Oh Microsoft. The tech giant can’t seem to catch a break. Last year, Microsoft was criticized for spending too much time on non-gaming things: voice control, TV, original programming, the NFL, etc. So Microsoft listened to customers (or the press?) and at this year’s E3, the beleaguered company didn’t talk about anything but games, games and games. And yet, people complained that Microsoft’s presentation was too focused and uninspired. Forbes‘ take, for example:
[The presentation] wasn’t bad, so much — some of the games looked great, even if many weren’t exclusives — but it was decidedly safe. There wasn’t much that felt exciting coming from Microsoft, and you could sense that in the presentation as well. It was timid. That’s not the worst thing in the world, but you could feel it in the room. For a company that needs to re-invigorate its console, it doesn’t feel great.
It’s a catch-22 situation for Microsoft: damned for talking about non-gaming things, damned for only talking about games.
This is no paradox, however. Microsoft’s mistake is in taking feedback too literally. The objective of your business is not to listen to customers, the objective is to impress them enough so that they actually spend time or money on you. Microsoft focused too much on listening and not enough on the actual wowing.
Gamers want to be impressed — they don’t necessarily only want to hear about games. They want a good reason for buying an Xbox One or feeling proud enough of their purchase that they can advocate it to their friends. That could be games; that could be non-gaming things.
It’s not about the topic (games vs. non-games), it’s about the impact (wowed vs. not wowed).
Microsoft made a lot of U-turns recently in the consumer space. For the Xbox One, Microsoft reversed key strategies based on market feedback: always on connectivity, digital rights management, region protection, and most recently the Kinect unbundling. As Don Mattrick wrote:
Since unveiling our plans for Xbox One, my team and I have heard directly from many of you, read your comments and listened to your feedback. I would like to take the opportunity today to thank you for your assistance in helping us to reshape the future of Xbox One.
Commentators point to the Xbox One’s laggard status relative to the Playstation 4 as proof that people don’t want the Kinect. Listening to that “feedback” and abandoning the Kinect vision would be the wrong move. It’s not that people don’t want voice or gesture control, it’s that those functions don’t work well enough to justify the price.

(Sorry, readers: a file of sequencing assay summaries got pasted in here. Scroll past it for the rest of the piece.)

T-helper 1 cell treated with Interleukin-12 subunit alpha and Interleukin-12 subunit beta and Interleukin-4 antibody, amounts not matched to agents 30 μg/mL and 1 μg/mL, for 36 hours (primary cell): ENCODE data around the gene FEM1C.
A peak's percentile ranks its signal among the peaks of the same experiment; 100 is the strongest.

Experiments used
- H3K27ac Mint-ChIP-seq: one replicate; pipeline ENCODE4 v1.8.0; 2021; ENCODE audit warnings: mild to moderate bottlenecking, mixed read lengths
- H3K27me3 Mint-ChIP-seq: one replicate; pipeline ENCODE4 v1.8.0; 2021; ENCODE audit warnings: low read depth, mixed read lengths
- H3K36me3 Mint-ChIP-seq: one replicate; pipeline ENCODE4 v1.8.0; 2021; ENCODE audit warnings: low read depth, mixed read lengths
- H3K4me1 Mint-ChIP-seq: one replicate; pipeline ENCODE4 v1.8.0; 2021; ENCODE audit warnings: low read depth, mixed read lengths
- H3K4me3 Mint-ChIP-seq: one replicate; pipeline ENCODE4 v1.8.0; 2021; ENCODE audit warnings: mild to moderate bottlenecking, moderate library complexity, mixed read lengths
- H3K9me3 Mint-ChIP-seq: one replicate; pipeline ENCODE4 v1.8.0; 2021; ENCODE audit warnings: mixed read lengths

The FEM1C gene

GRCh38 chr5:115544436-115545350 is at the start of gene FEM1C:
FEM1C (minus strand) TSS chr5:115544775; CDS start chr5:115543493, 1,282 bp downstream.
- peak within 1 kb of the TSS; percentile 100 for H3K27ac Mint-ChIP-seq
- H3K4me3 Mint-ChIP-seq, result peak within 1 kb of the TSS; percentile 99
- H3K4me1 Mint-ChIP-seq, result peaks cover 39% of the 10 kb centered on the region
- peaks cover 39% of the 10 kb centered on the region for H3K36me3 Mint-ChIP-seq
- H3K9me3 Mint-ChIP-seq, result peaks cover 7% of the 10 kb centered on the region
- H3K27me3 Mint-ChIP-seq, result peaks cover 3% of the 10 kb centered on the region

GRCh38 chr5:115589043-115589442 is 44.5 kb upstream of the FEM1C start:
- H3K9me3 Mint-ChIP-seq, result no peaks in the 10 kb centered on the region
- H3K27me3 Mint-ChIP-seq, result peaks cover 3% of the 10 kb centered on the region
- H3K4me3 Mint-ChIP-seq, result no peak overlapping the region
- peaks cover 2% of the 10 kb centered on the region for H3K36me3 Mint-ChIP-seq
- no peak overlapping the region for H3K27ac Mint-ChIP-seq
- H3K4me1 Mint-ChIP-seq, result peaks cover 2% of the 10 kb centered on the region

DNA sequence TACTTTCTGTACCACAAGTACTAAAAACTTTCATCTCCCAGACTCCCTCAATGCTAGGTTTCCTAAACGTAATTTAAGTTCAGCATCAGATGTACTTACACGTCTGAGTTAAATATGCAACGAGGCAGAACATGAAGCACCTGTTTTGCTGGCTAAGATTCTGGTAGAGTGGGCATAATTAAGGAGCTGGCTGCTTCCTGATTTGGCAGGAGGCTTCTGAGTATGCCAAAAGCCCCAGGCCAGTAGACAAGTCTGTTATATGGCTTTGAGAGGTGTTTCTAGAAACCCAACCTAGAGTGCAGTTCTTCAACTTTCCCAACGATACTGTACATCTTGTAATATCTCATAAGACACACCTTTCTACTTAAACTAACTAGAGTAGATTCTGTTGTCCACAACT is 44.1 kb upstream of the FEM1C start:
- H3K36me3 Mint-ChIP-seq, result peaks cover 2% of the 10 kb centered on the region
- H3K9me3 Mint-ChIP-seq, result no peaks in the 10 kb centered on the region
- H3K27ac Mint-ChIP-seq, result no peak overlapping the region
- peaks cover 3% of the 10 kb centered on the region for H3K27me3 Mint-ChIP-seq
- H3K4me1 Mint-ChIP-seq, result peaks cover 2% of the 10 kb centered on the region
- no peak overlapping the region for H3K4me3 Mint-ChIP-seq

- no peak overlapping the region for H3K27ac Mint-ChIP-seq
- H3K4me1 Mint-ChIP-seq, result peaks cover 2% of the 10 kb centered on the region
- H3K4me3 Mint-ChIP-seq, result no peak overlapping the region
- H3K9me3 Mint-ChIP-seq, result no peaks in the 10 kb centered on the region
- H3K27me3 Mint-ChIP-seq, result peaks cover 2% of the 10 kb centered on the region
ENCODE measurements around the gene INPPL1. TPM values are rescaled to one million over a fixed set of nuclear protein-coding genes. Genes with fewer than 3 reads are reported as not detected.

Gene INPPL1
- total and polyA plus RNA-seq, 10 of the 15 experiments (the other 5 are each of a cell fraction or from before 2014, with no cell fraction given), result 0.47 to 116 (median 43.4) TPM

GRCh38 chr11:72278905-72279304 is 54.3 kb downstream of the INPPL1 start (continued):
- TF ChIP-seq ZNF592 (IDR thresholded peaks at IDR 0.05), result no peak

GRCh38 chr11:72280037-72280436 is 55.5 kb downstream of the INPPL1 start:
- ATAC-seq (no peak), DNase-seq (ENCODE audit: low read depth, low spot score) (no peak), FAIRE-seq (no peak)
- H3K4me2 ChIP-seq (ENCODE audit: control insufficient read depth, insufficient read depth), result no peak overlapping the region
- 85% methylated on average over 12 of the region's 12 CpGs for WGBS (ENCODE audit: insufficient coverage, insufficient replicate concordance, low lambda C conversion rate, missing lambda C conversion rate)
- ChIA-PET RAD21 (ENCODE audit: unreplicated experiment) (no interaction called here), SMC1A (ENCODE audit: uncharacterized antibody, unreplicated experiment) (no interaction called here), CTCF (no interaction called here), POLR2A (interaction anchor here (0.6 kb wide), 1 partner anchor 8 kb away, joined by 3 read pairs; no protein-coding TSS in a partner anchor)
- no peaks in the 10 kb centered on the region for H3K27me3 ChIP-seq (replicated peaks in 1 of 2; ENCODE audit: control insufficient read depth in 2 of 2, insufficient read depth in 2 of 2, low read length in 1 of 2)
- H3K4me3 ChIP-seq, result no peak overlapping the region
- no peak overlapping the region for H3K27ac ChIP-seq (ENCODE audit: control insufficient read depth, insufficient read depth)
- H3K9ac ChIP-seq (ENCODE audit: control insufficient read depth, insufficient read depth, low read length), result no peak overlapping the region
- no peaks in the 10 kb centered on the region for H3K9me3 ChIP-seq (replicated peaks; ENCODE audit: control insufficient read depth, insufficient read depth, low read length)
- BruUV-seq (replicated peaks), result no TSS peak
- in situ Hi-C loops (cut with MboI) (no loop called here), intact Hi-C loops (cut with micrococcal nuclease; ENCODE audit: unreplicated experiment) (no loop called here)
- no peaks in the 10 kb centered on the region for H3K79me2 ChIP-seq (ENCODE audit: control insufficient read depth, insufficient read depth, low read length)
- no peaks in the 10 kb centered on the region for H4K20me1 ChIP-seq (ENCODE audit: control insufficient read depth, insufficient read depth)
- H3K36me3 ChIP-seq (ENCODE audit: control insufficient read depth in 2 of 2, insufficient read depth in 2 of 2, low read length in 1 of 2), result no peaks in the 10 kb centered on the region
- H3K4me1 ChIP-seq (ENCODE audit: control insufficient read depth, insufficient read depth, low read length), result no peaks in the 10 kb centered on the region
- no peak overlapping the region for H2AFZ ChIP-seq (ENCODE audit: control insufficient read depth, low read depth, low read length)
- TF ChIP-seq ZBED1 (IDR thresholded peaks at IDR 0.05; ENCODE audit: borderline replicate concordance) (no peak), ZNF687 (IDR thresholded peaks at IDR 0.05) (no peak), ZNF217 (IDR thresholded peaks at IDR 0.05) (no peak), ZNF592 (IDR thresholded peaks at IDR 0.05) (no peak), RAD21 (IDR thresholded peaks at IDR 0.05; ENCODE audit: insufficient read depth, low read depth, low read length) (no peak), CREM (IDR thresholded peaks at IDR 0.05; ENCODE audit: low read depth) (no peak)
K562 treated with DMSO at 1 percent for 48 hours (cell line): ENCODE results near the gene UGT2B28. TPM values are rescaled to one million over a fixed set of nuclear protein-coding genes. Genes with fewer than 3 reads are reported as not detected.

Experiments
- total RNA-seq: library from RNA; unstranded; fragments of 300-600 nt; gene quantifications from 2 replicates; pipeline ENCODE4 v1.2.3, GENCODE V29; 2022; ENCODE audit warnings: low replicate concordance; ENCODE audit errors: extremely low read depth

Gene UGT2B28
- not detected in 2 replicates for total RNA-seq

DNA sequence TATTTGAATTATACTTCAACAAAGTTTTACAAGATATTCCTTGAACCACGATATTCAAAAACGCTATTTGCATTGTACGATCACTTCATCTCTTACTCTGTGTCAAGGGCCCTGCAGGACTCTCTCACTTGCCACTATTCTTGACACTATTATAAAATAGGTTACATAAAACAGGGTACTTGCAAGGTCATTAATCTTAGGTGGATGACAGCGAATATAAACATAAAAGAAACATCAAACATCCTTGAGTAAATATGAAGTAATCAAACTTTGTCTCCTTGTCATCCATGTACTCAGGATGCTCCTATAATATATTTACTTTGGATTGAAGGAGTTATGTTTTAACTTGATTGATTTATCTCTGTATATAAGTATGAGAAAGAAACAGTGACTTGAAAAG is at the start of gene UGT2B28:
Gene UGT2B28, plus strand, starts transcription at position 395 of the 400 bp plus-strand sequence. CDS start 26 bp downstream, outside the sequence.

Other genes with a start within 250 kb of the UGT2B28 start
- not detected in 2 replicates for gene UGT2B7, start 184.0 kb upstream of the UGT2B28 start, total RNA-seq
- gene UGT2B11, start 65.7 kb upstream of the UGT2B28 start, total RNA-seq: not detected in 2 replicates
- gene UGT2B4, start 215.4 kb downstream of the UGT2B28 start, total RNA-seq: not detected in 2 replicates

Execution is the problem, not the vision. There are no must-have Kinect games or applications. Take the experience of this Polygon writer:
The Kinect for the Xbox One is a sophisticated, expensive piece of equipment that adds very little to the act of playing games. I’m able to get voice commands to work around 80 percent of the time, but my wife and children have much worse luck…The use of the Kinect for navigation and voice commands is limited and often frustrating, but the lack of games that use the hardware in any compelling way is just as much of a shame.
A decade ago, Microsoft had Tablet PCs. It looked like a great idea, except few purchased one. Does that mean people didn’t want touch screen tablets? No, it just meant that the execution was not good enough. Tablet PCs were too expensive and it had too many problems. It took Apple many years later to show how it’s done.
Graphic and captions from Quantarazon
If Microsoft wants to make a 10x impact, it can’t listen too closely to customers. Instead, it needs to focus on making the product good enough for its vision. For example, in making the Kinect work 100% instead of 80% of the time. In creating a killer Kinect game.
I am not saying Microsoft shouldn’t listen to customer feedback. They absolutely should — it’s more in how feedback should be applied. Feedback shouldn’t be used to define the vision but in how to refine it. Customer feedback isn’t for “What should we do?” It’s more for, “Here’s what we’re doing, now how can we make it better?”‘
Microsoft is doing too much of the former.
Of course, it’s easy to make “vision” the banner cry, but it’s easier said than done.